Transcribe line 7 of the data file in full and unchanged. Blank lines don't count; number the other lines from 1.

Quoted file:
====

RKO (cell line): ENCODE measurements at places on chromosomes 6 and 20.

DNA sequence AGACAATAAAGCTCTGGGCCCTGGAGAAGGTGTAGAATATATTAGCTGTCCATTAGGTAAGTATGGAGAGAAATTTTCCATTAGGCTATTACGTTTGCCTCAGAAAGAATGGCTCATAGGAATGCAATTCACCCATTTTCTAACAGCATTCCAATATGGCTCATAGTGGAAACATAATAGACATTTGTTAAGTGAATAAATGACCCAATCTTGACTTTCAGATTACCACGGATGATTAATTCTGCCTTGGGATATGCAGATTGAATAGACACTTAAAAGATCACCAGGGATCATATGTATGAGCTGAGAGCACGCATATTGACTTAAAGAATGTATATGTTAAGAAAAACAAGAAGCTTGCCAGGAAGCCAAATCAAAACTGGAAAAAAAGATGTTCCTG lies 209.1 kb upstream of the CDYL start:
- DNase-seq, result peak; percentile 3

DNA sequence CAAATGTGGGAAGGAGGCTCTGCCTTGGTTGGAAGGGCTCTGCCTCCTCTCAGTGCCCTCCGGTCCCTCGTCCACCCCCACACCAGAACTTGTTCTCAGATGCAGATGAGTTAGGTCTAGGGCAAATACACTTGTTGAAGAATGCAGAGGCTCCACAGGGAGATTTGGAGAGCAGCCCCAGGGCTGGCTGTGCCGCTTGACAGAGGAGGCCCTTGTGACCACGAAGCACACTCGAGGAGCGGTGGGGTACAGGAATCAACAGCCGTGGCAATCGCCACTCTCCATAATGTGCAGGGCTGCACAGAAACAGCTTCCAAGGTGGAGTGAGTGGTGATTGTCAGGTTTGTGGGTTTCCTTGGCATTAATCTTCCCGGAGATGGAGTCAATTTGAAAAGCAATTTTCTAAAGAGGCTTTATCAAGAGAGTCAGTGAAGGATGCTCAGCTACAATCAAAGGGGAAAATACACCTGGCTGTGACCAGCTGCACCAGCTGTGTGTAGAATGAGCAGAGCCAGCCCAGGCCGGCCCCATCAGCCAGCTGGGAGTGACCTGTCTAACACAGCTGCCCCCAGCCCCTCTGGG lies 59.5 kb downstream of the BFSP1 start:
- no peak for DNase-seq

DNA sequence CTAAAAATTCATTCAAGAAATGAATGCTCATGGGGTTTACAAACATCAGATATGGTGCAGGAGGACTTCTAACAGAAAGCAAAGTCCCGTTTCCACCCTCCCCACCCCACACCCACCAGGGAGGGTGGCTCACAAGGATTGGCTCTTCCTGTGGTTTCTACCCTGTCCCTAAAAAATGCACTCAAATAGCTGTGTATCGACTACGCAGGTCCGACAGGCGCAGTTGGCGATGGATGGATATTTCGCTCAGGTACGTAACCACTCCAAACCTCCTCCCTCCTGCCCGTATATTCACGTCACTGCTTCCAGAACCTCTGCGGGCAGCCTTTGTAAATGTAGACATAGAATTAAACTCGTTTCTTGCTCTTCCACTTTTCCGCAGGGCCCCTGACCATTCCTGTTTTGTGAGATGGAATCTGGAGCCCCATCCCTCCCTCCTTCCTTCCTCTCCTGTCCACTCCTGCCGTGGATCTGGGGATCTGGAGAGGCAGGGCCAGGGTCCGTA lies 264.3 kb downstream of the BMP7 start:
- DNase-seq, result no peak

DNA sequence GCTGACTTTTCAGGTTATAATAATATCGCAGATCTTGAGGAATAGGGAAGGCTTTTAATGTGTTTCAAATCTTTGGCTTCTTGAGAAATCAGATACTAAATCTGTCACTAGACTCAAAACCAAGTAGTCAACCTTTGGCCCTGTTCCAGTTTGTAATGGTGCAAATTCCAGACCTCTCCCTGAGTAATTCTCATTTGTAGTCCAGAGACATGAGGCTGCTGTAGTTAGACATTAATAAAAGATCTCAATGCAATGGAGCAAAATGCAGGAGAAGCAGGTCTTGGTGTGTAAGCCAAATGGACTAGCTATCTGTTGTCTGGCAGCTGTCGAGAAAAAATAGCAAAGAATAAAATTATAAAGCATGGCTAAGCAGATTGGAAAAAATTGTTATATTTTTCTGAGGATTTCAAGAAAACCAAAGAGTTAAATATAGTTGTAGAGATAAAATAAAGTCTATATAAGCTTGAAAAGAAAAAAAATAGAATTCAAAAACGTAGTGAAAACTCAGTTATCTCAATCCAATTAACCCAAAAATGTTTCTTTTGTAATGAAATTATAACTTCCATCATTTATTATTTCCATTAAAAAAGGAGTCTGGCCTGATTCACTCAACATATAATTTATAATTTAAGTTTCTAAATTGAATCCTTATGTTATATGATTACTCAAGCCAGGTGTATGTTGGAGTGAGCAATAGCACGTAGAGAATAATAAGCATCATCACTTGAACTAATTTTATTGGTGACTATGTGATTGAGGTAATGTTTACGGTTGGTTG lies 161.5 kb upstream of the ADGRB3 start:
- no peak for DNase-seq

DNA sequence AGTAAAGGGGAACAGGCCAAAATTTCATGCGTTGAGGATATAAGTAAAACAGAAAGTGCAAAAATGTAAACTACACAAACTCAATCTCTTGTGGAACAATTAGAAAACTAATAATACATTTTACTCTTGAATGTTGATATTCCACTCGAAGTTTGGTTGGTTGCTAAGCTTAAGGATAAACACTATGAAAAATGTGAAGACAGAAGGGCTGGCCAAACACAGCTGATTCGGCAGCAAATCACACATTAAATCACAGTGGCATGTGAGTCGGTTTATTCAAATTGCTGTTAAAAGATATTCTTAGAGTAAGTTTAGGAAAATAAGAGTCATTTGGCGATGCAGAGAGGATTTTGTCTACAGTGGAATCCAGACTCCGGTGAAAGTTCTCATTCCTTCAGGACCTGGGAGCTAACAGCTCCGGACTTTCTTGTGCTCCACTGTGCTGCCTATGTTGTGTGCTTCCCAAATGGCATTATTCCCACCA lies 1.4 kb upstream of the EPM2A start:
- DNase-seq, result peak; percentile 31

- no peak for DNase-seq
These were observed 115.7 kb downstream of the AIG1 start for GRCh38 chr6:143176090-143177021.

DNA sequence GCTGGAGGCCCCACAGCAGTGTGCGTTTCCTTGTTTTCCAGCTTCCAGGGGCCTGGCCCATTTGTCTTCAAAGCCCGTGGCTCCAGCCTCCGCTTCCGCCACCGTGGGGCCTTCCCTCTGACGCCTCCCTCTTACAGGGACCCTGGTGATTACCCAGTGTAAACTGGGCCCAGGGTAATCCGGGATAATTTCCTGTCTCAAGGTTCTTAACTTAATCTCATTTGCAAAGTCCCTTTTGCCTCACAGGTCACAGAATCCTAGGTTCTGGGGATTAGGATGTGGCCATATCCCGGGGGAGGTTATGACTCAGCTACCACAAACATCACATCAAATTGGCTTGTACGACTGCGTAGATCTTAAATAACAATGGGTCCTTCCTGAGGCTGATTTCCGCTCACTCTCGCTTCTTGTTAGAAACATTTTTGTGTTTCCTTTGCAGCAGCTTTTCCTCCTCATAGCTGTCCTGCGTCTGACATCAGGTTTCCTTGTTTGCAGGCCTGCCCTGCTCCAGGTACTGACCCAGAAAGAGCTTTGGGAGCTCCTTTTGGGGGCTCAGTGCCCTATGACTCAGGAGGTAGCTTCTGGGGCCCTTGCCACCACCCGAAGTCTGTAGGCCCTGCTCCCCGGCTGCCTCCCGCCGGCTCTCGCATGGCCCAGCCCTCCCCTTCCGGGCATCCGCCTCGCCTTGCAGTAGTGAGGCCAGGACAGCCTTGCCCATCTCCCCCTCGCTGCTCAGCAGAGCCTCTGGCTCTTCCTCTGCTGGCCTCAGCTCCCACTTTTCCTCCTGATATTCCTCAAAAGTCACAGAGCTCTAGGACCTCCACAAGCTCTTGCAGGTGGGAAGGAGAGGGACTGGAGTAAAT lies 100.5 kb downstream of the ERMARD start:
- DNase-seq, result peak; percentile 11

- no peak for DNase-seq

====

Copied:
- DNase-seq, result no peak